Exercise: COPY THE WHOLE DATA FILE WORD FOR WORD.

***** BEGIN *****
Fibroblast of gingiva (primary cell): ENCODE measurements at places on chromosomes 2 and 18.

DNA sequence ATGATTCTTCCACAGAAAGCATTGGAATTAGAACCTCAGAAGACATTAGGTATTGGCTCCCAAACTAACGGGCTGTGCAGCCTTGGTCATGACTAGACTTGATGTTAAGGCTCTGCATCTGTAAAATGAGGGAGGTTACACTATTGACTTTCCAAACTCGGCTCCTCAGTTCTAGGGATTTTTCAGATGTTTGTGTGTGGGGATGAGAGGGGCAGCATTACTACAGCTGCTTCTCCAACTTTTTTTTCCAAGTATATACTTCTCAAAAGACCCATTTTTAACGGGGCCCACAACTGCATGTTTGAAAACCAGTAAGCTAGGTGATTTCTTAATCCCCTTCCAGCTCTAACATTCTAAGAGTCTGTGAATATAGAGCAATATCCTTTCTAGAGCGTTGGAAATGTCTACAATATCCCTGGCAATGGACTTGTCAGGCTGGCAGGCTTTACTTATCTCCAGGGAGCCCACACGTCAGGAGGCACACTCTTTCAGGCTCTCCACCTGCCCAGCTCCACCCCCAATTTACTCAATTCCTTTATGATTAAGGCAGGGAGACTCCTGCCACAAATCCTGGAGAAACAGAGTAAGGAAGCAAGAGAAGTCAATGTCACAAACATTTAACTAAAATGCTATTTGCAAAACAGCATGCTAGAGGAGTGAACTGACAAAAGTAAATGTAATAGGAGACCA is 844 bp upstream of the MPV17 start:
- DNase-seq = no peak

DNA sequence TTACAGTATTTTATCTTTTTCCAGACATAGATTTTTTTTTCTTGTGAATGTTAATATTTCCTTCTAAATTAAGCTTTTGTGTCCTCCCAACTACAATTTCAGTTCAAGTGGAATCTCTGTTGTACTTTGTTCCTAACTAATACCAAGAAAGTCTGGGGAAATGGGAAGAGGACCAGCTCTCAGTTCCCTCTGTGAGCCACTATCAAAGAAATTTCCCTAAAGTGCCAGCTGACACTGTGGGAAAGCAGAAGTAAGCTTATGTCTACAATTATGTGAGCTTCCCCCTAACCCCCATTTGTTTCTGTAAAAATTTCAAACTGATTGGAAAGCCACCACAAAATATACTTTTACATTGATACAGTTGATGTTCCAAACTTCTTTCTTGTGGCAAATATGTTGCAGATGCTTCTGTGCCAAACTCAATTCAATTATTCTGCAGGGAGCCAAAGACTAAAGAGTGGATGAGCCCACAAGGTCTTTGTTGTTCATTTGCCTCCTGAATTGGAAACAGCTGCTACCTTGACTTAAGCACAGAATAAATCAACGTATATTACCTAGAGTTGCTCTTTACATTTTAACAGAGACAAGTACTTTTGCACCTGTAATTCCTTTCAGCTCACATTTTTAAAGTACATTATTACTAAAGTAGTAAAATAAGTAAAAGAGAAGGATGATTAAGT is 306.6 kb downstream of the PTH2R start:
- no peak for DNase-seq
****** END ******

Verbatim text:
Fibroblast of gingiva (primary cell): ENCODE measurements at places on chromosomes 2 and 18.

DNA sequence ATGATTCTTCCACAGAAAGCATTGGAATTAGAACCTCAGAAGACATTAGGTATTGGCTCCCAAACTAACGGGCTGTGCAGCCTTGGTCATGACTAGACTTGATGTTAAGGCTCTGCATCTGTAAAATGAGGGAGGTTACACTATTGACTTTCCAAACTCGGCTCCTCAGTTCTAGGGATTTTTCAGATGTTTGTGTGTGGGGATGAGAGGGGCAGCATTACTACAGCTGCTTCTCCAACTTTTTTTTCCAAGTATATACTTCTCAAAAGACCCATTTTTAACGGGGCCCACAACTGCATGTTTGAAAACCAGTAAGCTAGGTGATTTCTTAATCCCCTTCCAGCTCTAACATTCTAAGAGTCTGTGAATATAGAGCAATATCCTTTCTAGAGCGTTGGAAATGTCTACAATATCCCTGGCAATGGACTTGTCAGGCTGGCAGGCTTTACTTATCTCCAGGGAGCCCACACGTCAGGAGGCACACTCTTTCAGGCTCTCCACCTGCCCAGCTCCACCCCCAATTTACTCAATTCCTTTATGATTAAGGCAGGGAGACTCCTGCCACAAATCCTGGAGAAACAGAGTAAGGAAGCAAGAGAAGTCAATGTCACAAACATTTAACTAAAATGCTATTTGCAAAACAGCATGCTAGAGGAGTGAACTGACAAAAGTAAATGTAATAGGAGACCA is 844 bp upstream of the MPV17 start:
- DNase-seq = no peak

DNA sequence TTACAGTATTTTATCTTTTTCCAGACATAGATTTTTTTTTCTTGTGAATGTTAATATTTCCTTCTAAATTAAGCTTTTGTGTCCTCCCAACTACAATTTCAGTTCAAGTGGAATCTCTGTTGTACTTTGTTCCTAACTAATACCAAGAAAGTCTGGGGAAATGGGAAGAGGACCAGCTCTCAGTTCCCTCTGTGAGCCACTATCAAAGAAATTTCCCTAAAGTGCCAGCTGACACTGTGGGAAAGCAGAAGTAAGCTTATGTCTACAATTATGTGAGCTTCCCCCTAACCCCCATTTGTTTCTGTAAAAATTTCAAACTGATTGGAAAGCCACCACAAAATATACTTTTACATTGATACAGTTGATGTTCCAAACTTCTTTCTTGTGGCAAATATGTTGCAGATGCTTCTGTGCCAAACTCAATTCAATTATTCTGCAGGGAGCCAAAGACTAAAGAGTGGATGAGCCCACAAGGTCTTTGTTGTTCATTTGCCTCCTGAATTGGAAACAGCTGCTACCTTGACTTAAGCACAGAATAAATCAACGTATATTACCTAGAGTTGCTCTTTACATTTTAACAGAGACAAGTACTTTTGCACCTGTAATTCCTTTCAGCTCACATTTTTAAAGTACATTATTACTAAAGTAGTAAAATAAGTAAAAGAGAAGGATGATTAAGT is 306.6 kb downstream of the PTH2R start:
- no peak for DNase-seq